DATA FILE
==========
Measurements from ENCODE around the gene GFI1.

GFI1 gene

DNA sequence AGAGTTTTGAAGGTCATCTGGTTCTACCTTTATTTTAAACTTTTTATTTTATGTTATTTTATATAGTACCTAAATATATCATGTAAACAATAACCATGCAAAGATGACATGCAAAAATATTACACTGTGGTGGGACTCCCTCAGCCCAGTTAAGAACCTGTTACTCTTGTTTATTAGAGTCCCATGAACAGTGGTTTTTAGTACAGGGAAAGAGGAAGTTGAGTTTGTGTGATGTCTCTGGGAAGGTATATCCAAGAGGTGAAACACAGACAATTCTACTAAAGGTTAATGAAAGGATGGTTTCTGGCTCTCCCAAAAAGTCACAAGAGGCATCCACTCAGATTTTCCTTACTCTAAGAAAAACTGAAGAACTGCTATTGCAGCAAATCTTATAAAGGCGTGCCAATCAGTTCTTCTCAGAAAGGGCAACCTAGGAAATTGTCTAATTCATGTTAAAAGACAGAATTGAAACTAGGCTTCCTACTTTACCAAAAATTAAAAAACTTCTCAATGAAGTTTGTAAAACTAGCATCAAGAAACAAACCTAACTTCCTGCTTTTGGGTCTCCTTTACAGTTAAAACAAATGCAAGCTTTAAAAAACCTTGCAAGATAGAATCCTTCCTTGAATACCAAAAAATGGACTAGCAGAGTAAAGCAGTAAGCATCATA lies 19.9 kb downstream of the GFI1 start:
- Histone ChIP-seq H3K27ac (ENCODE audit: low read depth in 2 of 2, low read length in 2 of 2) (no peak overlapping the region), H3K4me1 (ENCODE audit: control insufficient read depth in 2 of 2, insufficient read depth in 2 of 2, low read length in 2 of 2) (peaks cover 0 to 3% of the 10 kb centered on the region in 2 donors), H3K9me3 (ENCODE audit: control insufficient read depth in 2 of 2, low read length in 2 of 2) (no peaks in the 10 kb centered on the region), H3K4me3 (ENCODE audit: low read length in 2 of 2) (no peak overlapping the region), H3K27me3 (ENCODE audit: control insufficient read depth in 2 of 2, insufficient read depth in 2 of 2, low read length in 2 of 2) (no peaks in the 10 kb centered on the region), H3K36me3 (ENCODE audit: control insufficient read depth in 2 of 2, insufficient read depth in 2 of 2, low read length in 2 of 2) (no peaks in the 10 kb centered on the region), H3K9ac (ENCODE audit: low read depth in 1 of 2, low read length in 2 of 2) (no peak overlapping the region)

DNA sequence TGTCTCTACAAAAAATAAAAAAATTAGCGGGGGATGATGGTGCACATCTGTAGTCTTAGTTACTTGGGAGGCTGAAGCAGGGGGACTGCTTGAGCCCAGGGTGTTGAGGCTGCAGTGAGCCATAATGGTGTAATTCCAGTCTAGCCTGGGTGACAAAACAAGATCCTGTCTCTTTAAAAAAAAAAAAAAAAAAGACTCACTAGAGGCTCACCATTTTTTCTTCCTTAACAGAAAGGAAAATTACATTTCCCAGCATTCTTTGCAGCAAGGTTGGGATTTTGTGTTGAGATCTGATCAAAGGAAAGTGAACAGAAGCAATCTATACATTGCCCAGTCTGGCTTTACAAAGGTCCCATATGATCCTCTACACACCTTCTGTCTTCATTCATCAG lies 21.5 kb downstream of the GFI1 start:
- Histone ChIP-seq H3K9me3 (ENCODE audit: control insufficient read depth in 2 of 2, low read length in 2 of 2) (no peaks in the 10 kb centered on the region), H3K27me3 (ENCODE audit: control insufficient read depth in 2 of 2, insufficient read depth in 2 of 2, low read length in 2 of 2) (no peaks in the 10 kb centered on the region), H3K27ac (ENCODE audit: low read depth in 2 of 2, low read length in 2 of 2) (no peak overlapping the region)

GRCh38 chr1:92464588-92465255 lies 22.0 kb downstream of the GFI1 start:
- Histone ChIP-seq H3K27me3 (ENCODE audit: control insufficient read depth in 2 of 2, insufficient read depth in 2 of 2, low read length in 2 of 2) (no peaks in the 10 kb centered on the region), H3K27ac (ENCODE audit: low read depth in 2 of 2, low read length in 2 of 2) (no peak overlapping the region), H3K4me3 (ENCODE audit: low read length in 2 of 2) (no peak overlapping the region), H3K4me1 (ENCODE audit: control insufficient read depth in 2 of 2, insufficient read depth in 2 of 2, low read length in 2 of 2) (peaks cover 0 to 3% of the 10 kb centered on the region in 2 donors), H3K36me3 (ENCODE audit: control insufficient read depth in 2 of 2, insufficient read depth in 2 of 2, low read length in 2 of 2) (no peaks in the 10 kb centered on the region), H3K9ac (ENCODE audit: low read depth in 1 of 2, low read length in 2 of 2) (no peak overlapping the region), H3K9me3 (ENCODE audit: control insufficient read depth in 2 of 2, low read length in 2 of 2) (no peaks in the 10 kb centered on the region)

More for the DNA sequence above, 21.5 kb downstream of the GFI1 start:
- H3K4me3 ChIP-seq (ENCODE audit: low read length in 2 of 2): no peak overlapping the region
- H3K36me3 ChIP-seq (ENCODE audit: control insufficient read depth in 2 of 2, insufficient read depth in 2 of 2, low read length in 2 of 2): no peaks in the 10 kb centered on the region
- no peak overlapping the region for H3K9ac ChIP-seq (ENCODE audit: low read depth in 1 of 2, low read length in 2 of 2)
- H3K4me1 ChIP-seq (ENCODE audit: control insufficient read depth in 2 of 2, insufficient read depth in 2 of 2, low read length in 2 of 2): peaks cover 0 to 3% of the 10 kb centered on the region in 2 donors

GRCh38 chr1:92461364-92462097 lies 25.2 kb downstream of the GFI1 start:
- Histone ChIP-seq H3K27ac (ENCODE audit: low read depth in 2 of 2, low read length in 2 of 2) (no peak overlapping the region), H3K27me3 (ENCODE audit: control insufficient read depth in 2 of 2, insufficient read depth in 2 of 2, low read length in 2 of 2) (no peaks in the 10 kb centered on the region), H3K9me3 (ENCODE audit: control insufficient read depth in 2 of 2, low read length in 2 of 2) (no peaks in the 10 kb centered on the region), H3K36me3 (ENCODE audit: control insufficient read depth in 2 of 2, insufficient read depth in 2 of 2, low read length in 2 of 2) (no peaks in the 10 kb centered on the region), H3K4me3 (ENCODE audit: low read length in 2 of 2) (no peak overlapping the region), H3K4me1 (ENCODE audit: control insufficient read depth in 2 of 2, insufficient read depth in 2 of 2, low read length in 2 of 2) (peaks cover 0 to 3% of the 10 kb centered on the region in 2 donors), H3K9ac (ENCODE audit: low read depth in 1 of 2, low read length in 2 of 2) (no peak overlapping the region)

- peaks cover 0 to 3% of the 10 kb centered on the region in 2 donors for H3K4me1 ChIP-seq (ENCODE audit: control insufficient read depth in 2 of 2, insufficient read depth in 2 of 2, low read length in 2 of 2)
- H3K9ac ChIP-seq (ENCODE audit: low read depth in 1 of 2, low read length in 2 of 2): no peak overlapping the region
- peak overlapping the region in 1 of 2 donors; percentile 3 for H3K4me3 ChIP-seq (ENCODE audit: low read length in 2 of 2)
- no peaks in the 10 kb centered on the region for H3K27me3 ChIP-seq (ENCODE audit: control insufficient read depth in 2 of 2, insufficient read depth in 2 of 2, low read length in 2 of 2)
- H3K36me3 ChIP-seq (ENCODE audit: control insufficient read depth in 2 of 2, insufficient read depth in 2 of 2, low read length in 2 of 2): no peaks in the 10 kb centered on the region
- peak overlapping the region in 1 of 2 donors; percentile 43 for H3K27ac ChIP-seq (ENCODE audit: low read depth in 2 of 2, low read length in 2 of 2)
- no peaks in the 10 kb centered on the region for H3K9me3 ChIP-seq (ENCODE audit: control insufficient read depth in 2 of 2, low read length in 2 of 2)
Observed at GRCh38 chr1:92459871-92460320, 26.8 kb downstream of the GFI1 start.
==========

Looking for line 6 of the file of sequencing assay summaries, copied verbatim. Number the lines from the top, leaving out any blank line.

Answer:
- Histone ChIP-seq H3K9me3 (ENCODE audit: control insufficient read depth in 2 of 2, low read length in 2 of 2) (no peaks in the 10 kb centered on the region), H3K27me3 (ENCODE audit: control insufficient read depth in 2 of 2, insufficient read depth in 2 of 2, low read length in 2 of 2) (no peaks in the 10 kb centered on the region), H3K27ac (ENCODE audit: low read depth in 2 of 2, low read length in 2 of 2) (no peak overlapping the region)